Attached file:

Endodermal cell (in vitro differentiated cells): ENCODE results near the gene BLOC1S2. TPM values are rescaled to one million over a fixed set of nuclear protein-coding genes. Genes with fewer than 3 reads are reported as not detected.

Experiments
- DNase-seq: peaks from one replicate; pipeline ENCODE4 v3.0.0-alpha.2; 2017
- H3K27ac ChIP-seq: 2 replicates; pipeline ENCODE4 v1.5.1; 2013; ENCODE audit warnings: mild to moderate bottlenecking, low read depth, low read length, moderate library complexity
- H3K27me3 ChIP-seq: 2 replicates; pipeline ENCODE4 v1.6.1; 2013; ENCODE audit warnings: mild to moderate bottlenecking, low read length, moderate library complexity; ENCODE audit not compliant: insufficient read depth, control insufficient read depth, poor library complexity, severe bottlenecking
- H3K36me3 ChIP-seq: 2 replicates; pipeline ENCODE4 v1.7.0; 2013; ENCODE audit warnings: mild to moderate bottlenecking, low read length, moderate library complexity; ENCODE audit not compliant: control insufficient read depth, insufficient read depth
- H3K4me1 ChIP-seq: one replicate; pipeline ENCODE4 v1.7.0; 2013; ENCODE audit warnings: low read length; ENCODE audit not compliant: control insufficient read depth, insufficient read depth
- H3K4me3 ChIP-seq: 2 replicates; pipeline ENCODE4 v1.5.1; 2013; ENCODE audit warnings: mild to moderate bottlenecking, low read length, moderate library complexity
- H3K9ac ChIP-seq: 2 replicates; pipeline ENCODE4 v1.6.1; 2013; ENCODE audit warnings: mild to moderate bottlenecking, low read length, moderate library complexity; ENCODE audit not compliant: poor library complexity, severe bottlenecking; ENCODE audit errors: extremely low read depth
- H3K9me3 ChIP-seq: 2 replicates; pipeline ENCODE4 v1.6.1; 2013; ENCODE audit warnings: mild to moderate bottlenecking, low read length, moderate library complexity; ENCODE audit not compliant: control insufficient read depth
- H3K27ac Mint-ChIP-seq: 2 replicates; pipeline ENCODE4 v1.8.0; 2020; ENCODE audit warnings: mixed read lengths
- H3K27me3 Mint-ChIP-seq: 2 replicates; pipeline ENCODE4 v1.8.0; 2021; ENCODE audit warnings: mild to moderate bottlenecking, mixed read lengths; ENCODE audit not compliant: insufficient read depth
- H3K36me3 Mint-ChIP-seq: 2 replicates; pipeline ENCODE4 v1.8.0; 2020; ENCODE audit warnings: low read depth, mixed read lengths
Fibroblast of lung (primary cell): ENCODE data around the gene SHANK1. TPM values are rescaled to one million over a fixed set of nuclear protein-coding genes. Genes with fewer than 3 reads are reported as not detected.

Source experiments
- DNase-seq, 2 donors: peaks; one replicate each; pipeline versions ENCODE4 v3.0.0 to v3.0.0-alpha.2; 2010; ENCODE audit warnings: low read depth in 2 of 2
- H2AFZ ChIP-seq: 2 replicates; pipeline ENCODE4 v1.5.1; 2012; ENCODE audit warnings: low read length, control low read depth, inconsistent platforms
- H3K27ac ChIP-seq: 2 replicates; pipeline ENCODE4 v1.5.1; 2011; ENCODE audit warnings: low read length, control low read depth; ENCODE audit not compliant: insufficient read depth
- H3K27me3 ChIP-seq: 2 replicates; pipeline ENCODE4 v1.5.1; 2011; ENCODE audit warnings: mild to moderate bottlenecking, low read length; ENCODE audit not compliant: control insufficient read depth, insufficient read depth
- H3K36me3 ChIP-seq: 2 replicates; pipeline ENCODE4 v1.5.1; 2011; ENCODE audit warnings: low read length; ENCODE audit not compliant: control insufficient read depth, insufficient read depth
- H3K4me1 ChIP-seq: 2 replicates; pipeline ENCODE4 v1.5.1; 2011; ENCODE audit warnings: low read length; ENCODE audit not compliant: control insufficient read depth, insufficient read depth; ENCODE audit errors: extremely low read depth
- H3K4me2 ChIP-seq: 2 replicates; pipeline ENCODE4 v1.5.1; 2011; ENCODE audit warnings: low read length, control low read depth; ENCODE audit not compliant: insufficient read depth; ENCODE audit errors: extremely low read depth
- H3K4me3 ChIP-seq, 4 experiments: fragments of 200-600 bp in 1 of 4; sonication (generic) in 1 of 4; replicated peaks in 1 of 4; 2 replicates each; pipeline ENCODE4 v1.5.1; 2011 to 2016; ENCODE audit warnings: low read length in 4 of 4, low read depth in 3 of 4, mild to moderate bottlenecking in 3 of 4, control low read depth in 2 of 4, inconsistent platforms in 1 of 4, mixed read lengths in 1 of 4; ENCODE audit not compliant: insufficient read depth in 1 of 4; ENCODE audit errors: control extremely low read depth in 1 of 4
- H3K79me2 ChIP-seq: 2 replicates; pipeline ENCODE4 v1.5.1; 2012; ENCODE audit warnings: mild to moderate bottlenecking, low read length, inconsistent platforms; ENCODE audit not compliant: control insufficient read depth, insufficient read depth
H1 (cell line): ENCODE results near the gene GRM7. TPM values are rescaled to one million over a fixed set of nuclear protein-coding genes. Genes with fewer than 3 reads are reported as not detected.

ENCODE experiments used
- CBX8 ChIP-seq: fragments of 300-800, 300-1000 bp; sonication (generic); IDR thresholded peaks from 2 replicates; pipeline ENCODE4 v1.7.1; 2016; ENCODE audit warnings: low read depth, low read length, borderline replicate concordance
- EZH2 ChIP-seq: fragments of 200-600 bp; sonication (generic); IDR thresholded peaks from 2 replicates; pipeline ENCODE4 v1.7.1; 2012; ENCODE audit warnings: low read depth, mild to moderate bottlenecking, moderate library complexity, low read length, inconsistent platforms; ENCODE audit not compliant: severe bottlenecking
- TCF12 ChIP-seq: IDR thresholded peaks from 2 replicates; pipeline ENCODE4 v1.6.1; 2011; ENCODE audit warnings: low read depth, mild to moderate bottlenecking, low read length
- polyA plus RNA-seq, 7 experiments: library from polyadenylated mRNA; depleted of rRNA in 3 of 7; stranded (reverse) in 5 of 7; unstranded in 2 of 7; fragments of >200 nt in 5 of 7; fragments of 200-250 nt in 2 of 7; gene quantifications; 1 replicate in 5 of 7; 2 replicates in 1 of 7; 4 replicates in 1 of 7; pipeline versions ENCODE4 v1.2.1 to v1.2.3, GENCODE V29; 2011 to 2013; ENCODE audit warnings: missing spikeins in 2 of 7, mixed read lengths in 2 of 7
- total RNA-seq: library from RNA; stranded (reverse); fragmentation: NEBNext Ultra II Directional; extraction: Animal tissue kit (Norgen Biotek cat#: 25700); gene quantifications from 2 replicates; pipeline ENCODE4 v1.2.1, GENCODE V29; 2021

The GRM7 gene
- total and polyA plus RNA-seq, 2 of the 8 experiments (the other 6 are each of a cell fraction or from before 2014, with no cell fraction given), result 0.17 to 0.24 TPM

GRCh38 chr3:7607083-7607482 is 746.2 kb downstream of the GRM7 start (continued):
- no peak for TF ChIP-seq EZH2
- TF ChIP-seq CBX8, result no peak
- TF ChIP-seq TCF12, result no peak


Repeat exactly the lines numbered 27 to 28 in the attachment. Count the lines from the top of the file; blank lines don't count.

- CBX8 ChIP-seq: fragments of 300-800, 300-1000 bp; sonication (generic); IDR thresholded peaks from 2 replicates; pipeline ENCODE4 v1.7.1; 2016; ENCODE audit warnings: low read depth, low read length, borderline replicate concordance
- EZH2 ChIP-seq: fragments of 200-600 bp; sonication (generic); IDR thresholded peaks from 2 replicates; pipeline ENCODE4 v1.7.1; 2012; ENCODE audit warnings: low read depth, mild to moderate bottlenecking, moderate library complexity, low read length, inconsistent platforms; ENCODE audit not compliant: severe bottlenecking